Marty Appel‘s acclaimed biography of “The Ole’ Perfessor,” Casey Stengel: Baseball’s Greatest Character, hit bookstores virtual and otherwise this week, and Gotham Baseball was fortunate enough to score an advance copy. There are great reviews here and here and here (and elsewhere), and Appel took out a few minutes in between radio and TV spots to talk to us about Stengel and some of the background on the excellent work.
Gotham Baseball: Coming off writing your epic definitive history of the Yankees, what made Casey Stengel your next book topic?
Marty Appel: It was a suggestion from the publisher, and MLB Network named him Baseball’s Greatest Character … so I thought, yes, sounds like a project I’d enjoy.
GB: It’s been more than 30 years since Robert Creamer’s landmark biography of Stengel. What did you learn in your research that readers will find markedly different from what Creamer wrote?
MA: I always thought Bob Creamer’s book was a masterwork. I was fortunate enough to write mine in the Internet age, when I could visit the archives of small newspapers from minor league towns he played and managed in. A lot of material there was not available 30 years ago. And then the family gave me an unpublished memoir by Casey’s wife Edna, which was a wonderful find. It showed a side of Casey we never knew about.
GB: Do you think “turning 70” was the primary reason Stengel was let go after the 1960 season and, in hindsight, wasn’t keeping Ralph Houk the right move?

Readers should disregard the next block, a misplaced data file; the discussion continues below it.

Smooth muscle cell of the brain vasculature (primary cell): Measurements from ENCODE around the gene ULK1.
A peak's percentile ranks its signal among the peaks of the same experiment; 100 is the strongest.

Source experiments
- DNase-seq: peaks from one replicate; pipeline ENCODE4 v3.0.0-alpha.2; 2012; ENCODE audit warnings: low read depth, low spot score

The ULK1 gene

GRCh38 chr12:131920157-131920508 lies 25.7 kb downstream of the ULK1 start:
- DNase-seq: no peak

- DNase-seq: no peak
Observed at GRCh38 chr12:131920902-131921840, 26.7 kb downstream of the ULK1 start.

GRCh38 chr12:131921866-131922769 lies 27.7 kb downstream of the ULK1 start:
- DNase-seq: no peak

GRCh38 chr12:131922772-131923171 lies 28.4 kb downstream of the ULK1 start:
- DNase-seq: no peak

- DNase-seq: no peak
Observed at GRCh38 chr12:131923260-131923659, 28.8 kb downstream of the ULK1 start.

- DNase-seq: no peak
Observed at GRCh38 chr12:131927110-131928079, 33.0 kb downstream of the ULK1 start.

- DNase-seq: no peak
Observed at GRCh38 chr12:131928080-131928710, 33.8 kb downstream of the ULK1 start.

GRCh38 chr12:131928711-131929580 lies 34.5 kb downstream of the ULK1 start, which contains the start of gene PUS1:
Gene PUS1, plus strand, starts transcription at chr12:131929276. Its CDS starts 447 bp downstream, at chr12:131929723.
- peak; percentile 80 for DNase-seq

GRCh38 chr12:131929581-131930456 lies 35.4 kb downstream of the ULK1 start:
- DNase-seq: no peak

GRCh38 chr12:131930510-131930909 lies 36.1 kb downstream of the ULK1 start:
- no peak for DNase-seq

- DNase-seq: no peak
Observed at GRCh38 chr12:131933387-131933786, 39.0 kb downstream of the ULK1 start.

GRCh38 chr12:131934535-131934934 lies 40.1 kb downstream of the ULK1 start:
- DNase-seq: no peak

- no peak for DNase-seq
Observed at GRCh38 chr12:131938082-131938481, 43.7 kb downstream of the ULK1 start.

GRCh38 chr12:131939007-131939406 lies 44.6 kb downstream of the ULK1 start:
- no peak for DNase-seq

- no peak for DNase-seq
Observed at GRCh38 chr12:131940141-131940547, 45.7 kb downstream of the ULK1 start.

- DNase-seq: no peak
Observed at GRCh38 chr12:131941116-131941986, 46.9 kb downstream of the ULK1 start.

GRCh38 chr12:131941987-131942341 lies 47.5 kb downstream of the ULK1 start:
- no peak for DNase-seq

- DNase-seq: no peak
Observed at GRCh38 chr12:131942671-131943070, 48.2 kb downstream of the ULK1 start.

MA: The move was very much prompted by a fear of losing Houk to either Boston or Detroit (two teams he actually later managed!). They thought, “well, Casey’s 70, he’ll retire in a year or two, but if we let him go now, we keep Houk. I think that prompted it. We’ll never really know what would have happened had he won that seventh game in Pittsburgh.
GB: Would Casey Stengel have been completely forgotten today if he didn’t get the call to leave Oakland, or might he have gotten another MLB managing job and still ended up well-known?
MA: I think he might have disappeared from memory. We don’t really recall who won minor league championships, as he did with Oakland. And at 59, not sure there was another major league job coming his way. He’d be remembered like Charlie Grimm perhaps – only by serious fans.
GB: What do you think is the net effect of Stengel’s time with the Mets on his legacy?
MA: The fan base of today is largely built on what he did with the Mets in four seasons. The ‘Amazins’ is still used; he rallied the fans to chant “Let’s Go Mets” and he made it fun to root for that team. The Mets got a lot right when they started – the mascot, the logo, the song, the uniform, the fan involvement – but mostly, hiring Casey was genius.
GB: Will you ever reveal if that’s a Mets or Yankees hat on the cover of the book? Which would Casey have wanted?
MA: He was a Mets fan til the end, but he wore Yankee underwear. He probably would have wanted that cap with all the logos he wore at Old Timers Days. It’s a Mets cap – but it’s the face that won over the designers. It’s a great photo. We didn’t want anyone to think it was a “Mets book” or a “Yankees book.” It’s the story of a baseball lifer – 55 years – who was, as they said, the game’s greatest character.
GB: Any other book projects, Yankees or otherwise, upcoming that you can talk about?
MA: Waiting for the next big idea. Maybe Gary Sanchez!